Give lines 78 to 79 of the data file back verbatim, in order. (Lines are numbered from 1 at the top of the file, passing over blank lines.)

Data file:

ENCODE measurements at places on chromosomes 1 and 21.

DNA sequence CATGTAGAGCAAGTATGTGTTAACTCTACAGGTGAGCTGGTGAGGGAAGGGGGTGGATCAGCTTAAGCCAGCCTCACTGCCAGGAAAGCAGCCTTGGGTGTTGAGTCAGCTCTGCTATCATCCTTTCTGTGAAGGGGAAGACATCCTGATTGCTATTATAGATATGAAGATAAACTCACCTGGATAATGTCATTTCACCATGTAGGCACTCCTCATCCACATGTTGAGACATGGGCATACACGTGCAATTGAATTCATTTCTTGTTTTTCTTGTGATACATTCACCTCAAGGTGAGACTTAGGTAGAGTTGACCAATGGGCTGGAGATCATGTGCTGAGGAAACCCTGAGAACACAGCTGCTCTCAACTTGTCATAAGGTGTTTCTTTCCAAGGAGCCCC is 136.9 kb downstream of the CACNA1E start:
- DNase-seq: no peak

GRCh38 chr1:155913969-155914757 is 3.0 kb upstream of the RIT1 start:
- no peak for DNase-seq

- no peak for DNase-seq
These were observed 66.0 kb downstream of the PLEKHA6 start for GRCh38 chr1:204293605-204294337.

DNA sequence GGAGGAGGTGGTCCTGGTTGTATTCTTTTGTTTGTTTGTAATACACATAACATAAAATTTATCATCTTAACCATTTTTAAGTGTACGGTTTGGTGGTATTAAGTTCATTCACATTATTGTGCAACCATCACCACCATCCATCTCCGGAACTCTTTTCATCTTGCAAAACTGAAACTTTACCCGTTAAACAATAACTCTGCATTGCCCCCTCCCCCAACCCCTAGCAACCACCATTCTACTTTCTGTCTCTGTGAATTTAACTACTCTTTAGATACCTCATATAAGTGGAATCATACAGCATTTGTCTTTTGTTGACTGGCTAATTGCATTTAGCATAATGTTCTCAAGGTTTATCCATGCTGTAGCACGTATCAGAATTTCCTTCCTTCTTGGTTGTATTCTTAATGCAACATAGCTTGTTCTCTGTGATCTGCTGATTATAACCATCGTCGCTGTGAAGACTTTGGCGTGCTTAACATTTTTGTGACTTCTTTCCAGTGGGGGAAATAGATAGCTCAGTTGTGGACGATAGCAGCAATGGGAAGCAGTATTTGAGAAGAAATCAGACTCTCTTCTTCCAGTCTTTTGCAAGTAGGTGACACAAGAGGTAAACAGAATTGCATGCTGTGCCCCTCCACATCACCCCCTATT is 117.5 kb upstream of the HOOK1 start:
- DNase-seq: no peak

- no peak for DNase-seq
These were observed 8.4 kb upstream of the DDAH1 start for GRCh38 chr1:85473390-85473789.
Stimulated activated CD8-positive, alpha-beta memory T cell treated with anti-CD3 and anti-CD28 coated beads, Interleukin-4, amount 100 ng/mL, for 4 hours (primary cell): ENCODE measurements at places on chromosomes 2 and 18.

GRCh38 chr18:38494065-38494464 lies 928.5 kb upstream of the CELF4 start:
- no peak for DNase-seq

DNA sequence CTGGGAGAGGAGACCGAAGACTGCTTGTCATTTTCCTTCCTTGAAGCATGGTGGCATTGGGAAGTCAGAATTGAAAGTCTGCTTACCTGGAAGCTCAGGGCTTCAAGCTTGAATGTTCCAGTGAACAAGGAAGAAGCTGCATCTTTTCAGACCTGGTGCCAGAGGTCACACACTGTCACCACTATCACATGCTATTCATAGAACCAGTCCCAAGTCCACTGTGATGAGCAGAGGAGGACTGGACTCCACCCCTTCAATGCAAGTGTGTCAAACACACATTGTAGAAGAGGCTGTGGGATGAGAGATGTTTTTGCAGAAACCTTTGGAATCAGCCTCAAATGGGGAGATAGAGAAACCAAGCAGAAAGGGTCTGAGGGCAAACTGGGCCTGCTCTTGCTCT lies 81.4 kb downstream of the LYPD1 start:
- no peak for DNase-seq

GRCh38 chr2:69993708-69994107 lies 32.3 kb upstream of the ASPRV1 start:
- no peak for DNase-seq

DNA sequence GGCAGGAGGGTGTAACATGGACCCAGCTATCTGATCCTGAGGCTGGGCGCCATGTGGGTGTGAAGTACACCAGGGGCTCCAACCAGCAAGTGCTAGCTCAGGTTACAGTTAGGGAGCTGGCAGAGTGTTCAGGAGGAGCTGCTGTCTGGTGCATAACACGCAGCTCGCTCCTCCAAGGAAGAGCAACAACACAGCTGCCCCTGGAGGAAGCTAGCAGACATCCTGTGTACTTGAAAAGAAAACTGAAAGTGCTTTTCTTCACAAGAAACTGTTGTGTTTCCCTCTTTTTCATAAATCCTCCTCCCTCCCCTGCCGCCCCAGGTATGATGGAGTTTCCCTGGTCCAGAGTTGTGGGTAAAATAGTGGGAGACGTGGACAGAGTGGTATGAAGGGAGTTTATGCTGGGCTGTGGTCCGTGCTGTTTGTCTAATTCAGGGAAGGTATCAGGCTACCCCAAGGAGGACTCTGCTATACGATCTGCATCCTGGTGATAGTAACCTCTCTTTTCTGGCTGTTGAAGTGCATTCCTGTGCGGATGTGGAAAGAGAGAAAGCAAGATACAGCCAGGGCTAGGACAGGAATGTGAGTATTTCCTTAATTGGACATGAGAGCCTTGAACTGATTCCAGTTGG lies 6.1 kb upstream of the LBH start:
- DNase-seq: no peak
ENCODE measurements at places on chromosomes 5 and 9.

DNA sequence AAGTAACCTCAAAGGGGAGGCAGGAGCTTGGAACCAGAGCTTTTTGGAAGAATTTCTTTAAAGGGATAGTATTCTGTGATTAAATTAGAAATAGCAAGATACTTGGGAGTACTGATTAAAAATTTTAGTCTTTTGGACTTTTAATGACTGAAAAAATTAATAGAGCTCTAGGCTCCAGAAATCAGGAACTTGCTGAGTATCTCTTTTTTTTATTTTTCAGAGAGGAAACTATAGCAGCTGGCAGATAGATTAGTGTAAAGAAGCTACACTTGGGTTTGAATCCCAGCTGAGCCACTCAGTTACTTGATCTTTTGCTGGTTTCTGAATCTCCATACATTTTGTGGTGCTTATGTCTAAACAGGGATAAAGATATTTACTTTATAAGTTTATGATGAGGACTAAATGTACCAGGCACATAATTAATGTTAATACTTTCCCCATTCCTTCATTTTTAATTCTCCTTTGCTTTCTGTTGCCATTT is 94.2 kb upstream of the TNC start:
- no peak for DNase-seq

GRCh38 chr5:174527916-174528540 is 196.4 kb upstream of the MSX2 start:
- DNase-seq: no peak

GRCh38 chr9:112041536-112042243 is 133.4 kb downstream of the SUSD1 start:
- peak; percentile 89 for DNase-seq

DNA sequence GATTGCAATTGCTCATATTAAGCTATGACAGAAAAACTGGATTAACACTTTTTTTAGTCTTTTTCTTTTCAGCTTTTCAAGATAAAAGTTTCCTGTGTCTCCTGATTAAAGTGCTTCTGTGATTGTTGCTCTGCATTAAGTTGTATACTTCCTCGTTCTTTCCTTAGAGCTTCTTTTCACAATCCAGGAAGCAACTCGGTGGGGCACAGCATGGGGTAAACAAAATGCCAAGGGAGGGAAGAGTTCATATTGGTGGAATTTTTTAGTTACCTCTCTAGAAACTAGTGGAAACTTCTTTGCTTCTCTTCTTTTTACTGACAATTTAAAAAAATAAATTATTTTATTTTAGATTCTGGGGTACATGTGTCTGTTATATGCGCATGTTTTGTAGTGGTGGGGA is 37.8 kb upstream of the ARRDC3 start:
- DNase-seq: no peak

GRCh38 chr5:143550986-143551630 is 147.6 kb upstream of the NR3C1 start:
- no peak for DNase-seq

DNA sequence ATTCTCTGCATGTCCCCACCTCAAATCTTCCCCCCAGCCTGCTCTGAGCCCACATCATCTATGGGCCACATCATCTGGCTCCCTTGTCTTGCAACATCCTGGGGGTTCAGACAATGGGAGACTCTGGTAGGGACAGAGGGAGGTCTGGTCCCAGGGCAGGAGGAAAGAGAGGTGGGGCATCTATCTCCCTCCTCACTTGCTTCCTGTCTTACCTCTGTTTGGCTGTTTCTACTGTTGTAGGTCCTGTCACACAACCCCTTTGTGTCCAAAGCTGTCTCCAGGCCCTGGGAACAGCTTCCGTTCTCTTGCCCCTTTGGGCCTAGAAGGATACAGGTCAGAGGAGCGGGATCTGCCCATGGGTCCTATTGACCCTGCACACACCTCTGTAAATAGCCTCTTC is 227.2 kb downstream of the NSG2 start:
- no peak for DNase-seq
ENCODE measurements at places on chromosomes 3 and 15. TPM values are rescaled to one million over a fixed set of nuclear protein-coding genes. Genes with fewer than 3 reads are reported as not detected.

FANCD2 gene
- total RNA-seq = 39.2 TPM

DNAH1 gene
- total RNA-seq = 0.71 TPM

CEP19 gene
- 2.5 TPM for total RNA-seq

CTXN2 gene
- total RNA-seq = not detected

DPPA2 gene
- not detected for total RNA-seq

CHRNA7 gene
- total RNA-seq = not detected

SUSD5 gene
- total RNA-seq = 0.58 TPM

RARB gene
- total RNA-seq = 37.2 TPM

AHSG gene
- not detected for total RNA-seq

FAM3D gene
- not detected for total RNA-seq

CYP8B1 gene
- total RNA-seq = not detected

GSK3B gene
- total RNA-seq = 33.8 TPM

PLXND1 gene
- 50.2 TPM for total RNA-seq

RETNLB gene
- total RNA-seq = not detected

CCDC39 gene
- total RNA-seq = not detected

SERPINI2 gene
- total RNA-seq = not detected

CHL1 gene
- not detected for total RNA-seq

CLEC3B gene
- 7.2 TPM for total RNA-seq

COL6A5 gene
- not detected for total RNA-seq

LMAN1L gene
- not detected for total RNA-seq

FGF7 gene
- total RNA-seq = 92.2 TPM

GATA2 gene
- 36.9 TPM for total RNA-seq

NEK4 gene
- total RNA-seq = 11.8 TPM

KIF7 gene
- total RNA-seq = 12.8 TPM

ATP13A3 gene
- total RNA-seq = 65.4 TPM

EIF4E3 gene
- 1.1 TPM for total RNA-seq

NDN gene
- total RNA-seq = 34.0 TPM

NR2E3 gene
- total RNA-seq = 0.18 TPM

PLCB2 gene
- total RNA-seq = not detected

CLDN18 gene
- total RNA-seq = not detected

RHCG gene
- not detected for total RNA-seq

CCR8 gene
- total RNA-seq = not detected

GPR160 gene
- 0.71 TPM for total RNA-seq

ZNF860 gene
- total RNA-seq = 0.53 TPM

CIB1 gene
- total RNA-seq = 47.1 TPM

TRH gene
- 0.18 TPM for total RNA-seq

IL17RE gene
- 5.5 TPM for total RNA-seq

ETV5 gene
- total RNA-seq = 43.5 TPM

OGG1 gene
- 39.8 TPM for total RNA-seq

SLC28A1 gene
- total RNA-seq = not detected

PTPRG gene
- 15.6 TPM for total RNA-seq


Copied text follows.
- 36.9 TPM for total RNA-seq

NEK4 gene